ASBMB statement on OSTP memo on access to federally funded research

Sept. 2, 2022

The American Society for Biochemistry and Molecular Biology supports the White House Office of Science and Technology’s recommendation, issued in a memorandum on Aug. 25, that federal agencies, as soon as possible, make publications resulting from public funding accessible to all without embargo.
The ASBMB publishes three fully open-access, peer-reviewed journals: the Journal of Biological Chemistry, the Journal of Lipid Research, and Molecular & Cellular Proteomics.

“While making research publicly accessible is essential for scientific advancement and the right thing to do, it requires a complete overhaul of publishing systems, processes and business models,” Stephen Miller, ASBMB’s executive director, said. “ASBMB journals have been ‘gold’ open access for almost two years now. It has been a costly and complicated transition, but we are committed to always innovating to meet the needs of the community.”

Like a lot of other publishers, for many years the society made accepted manuscripts immediately available for free as Papers in Press, but embargoed the final redacted versions of articles for subscribers for a single year. In addition, authors had the option to pay an additional fee for immediate open access of the final version of a paper or to upload the accepted version for free to a public repository. However, the society’s members, in line with the broader scientific community, called for immediate and free public access to research published in ASBMB journals in order to reduce barriers to scientific knowledge and accelerate discoveries. As a result, all three journals became “gold” open access in January 2021.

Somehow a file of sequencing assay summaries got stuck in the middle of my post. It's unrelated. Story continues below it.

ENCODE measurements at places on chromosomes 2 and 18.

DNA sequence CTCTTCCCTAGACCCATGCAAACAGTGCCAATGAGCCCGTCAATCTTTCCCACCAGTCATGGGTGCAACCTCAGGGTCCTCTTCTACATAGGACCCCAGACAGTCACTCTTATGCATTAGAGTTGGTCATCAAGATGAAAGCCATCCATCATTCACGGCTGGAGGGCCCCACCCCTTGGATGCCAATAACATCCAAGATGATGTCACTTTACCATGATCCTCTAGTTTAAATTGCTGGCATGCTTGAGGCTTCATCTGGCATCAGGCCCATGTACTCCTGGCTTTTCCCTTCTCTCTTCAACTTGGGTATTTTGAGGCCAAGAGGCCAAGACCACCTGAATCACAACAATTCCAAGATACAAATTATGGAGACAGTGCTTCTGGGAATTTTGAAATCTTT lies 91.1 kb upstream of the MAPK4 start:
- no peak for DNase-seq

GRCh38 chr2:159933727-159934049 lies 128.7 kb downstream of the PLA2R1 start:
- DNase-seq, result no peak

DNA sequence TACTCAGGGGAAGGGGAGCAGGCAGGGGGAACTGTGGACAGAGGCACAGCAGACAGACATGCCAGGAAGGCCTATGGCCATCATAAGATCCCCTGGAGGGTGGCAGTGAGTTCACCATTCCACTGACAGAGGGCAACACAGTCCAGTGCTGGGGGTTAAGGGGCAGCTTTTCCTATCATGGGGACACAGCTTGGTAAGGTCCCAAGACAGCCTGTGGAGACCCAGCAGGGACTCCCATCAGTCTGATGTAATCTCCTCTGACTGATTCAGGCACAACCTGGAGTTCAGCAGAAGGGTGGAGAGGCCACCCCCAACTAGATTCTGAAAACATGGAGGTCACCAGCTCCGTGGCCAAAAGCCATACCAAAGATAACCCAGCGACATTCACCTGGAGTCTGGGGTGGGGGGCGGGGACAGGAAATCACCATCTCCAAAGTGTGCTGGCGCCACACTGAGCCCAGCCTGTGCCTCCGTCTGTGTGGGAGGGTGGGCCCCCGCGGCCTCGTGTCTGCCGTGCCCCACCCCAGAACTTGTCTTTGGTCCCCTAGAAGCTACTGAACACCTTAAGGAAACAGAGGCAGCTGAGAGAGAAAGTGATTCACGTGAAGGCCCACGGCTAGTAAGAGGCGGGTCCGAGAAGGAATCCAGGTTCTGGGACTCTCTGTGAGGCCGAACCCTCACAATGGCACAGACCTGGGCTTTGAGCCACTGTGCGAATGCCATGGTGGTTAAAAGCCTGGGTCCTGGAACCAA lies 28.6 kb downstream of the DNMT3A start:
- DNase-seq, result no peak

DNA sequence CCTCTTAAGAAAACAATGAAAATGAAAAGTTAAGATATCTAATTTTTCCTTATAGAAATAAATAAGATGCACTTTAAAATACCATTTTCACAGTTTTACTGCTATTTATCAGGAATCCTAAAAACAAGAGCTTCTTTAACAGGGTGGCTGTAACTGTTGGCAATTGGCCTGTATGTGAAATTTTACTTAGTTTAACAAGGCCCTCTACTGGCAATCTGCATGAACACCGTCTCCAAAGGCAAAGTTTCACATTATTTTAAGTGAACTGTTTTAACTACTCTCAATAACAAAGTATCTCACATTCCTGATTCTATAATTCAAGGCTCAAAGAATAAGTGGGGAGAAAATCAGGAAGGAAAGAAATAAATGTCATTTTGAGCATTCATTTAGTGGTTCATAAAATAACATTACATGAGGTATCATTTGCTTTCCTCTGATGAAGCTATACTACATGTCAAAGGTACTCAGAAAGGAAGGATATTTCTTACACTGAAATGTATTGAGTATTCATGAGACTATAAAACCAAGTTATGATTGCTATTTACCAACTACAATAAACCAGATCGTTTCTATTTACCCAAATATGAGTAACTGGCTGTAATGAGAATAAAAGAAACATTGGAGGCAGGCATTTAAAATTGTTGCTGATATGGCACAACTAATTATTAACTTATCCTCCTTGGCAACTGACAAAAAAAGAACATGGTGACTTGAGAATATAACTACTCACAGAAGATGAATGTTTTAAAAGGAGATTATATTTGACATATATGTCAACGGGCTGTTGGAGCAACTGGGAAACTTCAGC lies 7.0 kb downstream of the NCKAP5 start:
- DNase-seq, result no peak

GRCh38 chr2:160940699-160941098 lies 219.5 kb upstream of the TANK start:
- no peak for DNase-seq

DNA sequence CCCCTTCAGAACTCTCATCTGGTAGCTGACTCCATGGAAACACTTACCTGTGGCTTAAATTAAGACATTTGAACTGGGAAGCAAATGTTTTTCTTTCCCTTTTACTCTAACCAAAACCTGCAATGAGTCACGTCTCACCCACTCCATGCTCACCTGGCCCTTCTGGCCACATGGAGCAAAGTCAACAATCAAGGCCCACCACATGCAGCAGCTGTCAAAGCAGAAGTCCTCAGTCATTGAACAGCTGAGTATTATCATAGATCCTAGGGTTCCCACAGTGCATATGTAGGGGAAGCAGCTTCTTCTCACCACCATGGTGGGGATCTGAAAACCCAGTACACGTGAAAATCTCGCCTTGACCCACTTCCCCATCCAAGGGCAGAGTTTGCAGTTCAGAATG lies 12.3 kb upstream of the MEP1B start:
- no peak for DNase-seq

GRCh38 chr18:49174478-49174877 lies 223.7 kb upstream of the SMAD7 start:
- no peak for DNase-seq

OSTP and federal agencies are well aware that switching to open access will be difficult and costly for publishers and that many publishers are likely to offload that price tag onto their authors. We encourage OSTP to provide as much guidance as possible to the scientific community and best practice recommendations to federal agencies to make this transition as soon as possible.

At the same time, the cost of actually doing science is on rise. Scientists are struggling to keep their labs running; graduate students and postdoctoral researchers need a livable wage; and lab supplies are becoming more expensive. Meanwhile, federal grants have only half of the spending power they had 20 years ago. Open access places another financial burden on scientists. Policymakers must address this challenge.

Article publishing/processing fees (APC) incurred by authors, and usually paid for with taxpayer-funded research grants, vary from journal to journal and can often be quite high. The average cost is between $3,500 and $4,000 per article under the subscription model; open-access articles are often far more expensive. Some cost up to $11,500. The ASBMB has prioritized keeping its APC fees low to minimize financial barriers as much as we can, but it’s a challenge.  To offset financial barriers, we also offer grants, waivers and discounts when needed and applicable. We must do everything we can to ensure equitable exposure of scientific research to improve diversity and equity in the scientific community.

OSTP’s memo is a leap forward in ensuring that science is available to the American public and others; however, Congress must address the consequences of this policy change. Federal grants must grow to accommodate the rising cost of conducting and publishing science.